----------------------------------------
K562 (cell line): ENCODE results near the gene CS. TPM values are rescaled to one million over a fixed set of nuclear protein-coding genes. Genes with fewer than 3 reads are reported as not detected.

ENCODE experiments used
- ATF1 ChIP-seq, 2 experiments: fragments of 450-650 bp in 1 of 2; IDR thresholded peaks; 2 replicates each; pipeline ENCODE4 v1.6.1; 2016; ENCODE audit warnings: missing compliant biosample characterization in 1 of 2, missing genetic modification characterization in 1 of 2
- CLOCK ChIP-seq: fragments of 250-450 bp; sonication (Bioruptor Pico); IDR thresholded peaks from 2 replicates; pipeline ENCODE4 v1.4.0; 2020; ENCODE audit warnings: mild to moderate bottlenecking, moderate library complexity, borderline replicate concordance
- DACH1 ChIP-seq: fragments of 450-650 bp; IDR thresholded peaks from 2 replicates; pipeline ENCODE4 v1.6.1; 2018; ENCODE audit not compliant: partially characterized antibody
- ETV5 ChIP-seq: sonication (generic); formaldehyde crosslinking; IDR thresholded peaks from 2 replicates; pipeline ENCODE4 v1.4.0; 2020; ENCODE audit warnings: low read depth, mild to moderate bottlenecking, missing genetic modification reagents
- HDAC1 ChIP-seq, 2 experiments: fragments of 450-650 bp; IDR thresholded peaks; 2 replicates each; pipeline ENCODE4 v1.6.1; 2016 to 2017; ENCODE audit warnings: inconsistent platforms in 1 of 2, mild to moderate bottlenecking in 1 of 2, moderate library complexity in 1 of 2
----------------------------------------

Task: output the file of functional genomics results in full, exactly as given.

K562 (cell line): ENCODE results near the gene CS. TPM values are rescaled to one million over a fixed set of nuclear protein-coding genes. Genes with fewer than 3 reads are reported as not detected.

ENCODE experiments used
- ATF1 ChIP-seq, 2 experiments: fragments of 450-650 bp in 1 of 2; IDR thresholded peaks; 2 replicates each; pipeline ENCODE4 v1.6.1; 2016; ENCODE audit warnings: missing compliant biosample characterization in 1 of 2, missing genetic modification characterization in 1 of 2
- CLOCK ChIP-seq: fragments of 250-450 bp; sonication (Bioruptor Pico); IDR thresholded peaks from 2 replicates; pipeline ENCODE4 v1.4.0; 2020; ENCODE audit warnings: mild to moderate bottlenecking, moderate library complexity, borderline replicate concordance
- DACH1 ChIP-seq: fragments of 450-650 bp; IDR thresholded peaks from 2 replicates; pipeline ENCODE4 v1.6.1; 2018; ENCODE audit not compliant: partially characterized antibody
- ETV5 ChIP-seq: sonication (generic); formaldehyde crosslinking; IDR thresholded peaks from 2 replicates; pipeline ENCODE4 v1.4.0; 2020; ENCODE audit warnings: low read depth, mild to moderate bottlenecking, missing genetic modification reagents
- HDAC1 ChIP-seq, 2 experiments: fragments of 450-650 bp; IDR thresholded peaks; 2 replicates each; pipeline ENCODE4 v1.6.1; 2016 to 2017; ENCODE audit warnings: inconsistent platforms in 1 of 2, mild to moderate bottlenecking in 1 of 2, moderate library complexity in 1 of 2